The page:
Model Ecosystems: How does energy flow through an ecosystem

So far, we’ve  …

… defined the term Ecology

… listed different abiotic and biotic factors that are effective in ecosystems

… described stages of ecological succession in a forest from wasteland to a climax community.

You already know that an ecosystem consists of a community that interacts with each other and the non-living environment.

In this new activity, you’ll study how energy flows through an ecosystem:

Model Ecosystems: How Energy Flows Through An Ecosystem

Today, you complete the simulation (steps 1-5) and choose the forest ecosystem as a model – you write down all solutions on a paper if there is a task/ exercise. You need to finish this activity at 1:25.

If you need to look up words, use these dictionaries: Linguee or Pons Online




Nervous System Animations

McGrawHill is an American publisher and provides excellent animations covering different aspects of neurobiology. This is a brilliant resource to understand the dynamics of biological processes related to neurons or the nervous system. All animations provide a narrative (check your vocabulary!) and a quiz to test your knowledge.

The Nerve Impulse

A Companion Website for the textbook Neuroscience (the chapter animations are useful)

Action Potential Propagation

Electric Signalling

Voltage Gated Channels and the Action Potential

Chemical Synapse 

Transmission Across a Synapse

Another useful resource for independent learning is

Neurons (Medical Education, University of Toronto)


Human Evolution: A Comparison of the Genus Australopithecus and Homo

Explore these interactive timelines to

// Team A: compare characteristics of the genus Australopithecus and the genus Homo. In doing so, define criteria for your comparison by yourselves.

// Team B: Sum up the development from early hominins to Homo Sapiens based on the interactive timelines.

Timeline 1: Origins of Humankind

Timeline 2: Human Evolution Timeline

If you have time, you can also explore this interactive documentation for further independent learning: Becoming Human: an Interactive Documentary


BBC World Series Podcast. DisUnited Kingdom – Understanding Brexit.

‚ The effect of Britain’s decision to leave the European Union. What does the decision to Leave mean for Britain, for relations between EU countries and for the world?‘ is a quote from the BBC World Series Brexit podcast website. Today you’ll listen to different podcasts to understand the Brexit consequences for the different countries of Great Britain.

Listen to ‘your’ podcast and make notes to sum up

a)… the Brexit consequences and

b)… different positions on the Brexit mentioned in the podcast for ‘your’ country after listening. Click:BBC Understanding Brexit podcast website.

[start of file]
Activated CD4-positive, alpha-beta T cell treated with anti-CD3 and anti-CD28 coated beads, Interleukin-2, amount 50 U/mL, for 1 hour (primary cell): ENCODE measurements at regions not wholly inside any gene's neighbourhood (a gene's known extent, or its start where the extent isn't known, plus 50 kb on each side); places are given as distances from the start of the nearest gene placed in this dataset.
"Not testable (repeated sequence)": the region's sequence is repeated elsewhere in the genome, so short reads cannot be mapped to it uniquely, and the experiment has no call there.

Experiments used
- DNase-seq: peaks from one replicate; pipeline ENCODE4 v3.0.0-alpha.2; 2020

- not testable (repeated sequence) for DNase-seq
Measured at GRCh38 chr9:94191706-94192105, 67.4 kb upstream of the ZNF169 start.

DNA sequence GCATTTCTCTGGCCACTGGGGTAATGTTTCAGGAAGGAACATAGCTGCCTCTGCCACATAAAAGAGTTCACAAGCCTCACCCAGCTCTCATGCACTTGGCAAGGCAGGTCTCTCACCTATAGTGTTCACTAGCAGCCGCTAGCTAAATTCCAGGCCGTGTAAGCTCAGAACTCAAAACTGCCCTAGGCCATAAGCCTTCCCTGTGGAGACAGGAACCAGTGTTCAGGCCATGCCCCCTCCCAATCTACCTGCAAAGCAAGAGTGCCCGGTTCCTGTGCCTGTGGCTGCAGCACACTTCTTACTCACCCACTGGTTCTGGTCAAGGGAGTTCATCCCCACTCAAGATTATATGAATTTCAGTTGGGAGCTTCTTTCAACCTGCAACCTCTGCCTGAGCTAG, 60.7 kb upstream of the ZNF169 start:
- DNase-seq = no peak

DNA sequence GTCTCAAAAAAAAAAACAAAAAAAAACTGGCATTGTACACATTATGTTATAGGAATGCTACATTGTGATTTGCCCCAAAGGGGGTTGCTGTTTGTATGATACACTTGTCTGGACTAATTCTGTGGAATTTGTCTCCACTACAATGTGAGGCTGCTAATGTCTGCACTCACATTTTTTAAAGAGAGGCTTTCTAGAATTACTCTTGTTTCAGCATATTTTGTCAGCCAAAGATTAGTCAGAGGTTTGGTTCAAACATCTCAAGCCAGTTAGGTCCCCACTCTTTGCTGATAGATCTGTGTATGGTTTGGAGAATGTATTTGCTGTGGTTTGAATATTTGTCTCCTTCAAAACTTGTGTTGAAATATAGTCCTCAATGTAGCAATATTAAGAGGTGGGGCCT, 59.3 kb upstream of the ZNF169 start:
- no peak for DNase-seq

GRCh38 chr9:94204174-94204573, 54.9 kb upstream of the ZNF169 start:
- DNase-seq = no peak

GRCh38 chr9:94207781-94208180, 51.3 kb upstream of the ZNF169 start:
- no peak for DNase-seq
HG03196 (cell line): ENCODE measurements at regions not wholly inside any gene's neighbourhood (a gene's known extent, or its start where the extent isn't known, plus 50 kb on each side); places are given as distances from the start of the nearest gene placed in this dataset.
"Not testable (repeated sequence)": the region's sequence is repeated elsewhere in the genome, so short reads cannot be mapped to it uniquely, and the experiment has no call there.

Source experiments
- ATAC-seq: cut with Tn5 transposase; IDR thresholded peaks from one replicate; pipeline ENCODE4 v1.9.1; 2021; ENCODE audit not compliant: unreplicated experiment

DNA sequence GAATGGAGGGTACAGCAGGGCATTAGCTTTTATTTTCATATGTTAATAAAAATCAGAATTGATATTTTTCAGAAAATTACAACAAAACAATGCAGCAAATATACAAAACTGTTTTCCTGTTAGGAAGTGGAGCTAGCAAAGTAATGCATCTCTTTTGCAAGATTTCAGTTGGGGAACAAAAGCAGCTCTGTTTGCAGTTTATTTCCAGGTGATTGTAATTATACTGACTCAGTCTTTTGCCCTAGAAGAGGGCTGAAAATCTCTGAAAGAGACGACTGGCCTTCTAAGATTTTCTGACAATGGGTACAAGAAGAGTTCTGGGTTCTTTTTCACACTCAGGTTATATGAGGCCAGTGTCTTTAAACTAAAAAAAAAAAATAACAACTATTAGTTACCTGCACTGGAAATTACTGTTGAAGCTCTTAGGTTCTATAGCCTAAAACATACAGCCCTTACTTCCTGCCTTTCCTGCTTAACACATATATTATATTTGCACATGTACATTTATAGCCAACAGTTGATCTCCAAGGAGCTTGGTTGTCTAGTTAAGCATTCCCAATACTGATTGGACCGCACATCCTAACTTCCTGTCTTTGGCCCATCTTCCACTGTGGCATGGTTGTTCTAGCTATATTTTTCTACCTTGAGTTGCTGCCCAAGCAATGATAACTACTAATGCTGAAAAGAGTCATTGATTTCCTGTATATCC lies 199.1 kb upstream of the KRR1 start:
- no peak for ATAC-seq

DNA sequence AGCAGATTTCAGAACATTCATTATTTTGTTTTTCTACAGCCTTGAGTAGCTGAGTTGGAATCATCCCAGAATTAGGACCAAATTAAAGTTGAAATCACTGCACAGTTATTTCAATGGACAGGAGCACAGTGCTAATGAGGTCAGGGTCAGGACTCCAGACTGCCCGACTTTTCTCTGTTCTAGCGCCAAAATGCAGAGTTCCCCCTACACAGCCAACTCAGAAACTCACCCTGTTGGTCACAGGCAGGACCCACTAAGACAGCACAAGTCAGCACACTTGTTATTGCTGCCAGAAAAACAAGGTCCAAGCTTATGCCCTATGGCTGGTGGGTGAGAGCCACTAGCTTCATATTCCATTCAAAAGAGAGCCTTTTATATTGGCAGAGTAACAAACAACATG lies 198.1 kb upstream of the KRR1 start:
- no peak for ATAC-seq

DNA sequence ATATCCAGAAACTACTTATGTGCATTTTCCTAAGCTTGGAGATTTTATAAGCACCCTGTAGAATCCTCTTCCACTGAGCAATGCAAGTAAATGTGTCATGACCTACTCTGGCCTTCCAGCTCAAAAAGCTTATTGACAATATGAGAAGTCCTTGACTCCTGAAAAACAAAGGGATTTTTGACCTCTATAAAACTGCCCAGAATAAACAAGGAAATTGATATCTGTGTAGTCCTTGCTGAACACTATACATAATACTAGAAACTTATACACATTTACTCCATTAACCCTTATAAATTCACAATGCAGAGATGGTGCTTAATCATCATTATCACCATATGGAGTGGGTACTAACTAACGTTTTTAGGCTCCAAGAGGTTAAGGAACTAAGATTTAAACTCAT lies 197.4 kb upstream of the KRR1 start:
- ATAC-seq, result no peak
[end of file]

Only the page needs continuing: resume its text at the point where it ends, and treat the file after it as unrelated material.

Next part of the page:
After listening, pair up with a member of the same team to work out a written summary of the podcast (text or appropriate form of visualization. A reader needs to understand your summary/ visualization after the first reading).

DisUnited Kingdom: Birmingham, England (A)

DisUnited Kingdom: Wrexham, Wales (B)

DisUnited Kingdom: Stirling, Scotland (C)

DisUnited Kingdom: Londonderry, Northern Ireland (D)

Population dynamics of predator-prey relationships

Predation affects the population dynamics of both the predator and prey population. In this simulation you investigate predator-prey relationships over time and compare your findings with laboratory and field study results.

First work individually. Click the Simulation button in the bottom right corner. Familiarize with the simulation and the variables. Work out a trend that can be observed in the population cycles of predator and prey species and interpret the results if you change different variables.

Then pair up with a partner. Take it in turns to outline your results. Work out general model-based equations and principles of predator-prey relationships over time that can be concluded from the simulation. Eventually, evaluate pros and cons of data obtained in the laboratory, in a field study and in a computer based simulation.

 Weblink: Predator-Prey Simulation (you need to use the Google Chrome browser for this simulation).


Human Evolution: Making Sense of Ancient DNA

In May 2008, a pinky bone was found in a cave in Siberia (Wikipedia: Denisova Cave) and soon news reports enthusiastically claimed to have found a new human. Soon scientists had to revise their hypothesis and thinking due to new modern state-of-the-art molecular analysis, which lead to updates in the evidence for events in human history twice: in 2010 and 2015.

Team A:

Briefly sum up the significance of the discovery in the Denison Cave and explain the difference between the initial and recent classification of the discovery.

Team B:

You do not need a summary of the discovery, as you’ve already dealt with the topic in your  last exam and prepared to present the topic in class.

Your tasks are:

Explain the difference between the initial and recent classification of the discovery and outline how the method of PCR (Polymerase Chain reaction) can be useful in the investigation.

Here are the links to today’s resources:

Human evolution (Evolution 101, University of Berkeley).

Making sense of hominin DNA.

PCR animation I (Team B only)

PCR animation II (Team B only)

PCR information III (Team B only)


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